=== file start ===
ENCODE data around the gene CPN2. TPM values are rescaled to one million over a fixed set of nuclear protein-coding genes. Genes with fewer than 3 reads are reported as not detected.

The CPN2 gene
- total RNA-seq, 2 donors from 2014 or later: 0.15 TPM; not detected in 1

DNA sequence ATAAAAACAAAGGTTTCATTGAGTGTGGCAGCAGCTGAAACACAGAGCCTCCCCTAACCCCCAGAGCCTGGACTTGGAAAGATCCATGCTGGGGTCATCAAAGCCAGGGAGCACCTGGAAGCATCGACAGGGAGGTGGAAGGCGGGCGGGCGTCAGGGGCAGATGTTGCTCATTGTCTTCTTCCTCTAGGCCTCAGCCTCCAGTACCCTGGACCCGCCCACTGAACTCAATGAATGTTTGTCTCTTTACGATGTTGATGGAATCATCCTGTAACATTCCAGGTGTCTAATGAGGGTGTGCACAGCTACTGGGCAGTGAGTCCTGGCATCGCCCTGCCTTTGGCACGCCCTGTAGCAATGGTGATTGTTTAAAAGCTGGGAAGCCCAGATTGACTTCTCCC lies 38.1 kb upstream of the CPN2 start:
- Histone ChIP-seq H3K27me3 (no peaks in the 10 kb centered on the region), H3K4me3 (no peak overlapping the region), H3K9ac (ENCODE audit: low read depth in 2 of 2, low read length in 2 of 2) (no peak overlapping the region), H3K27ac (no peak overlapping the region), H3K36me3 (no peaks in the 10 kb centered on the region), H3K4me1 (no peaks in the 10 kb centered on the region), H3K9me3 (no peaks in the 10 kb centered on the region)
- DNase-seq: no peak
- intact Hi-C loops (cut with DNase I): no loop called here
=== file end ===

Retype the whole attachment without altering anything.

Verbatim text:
ENCODE data around the gene CPN2. TPM values are rescaled to one million over a fixed set of nuclear protein-coding genes. Genes with fewer than 3 reads are reported as not detected.

The CPN2 gene
- total RNA-seq, 2 donors from 2014 or later: 0.15 TPM; not detected in 1

DNA sequence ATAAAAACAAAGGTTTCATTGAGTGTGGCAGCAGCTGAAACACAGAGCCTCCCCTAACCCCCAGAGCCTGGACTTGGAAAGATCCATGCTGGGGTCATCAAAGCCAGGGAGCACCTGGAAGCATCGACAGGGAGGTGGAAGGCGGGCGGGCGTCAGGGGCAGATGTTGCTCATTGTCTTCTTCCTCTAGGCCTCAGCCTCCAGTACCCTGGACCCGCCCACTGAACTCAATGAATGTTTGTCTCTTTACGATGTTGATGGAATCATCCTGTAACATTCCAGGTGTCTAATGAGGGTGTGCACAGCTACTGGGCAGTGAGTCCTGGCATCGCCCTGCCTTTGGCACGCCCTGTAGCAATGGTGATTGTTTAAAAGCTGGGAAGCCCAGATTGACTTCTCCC lies 38.1 kb upstream of the CPN2 start:
- Histone ChIP-seq H3K27me3 (no peaks in the 10 kb centered on the region), H3K4me3 (no peak overlapping the region), H3K9ac (ENCODE audit: low read depth in 2 of 2, low read length in 2 of 2) (no peak overlapping the region), H3K27ac (no peak overlapping the region), H3K36me3 (no peaks in the 10 kb centered on the region), H3K4me1 (no peaks in the 10 kb centered on the region), H3K9me3 (no peaks in the 10 kb centered on the region)
- DNase-seq: no peak
- intact Hi-C loops (cut with DNase I): no loop called here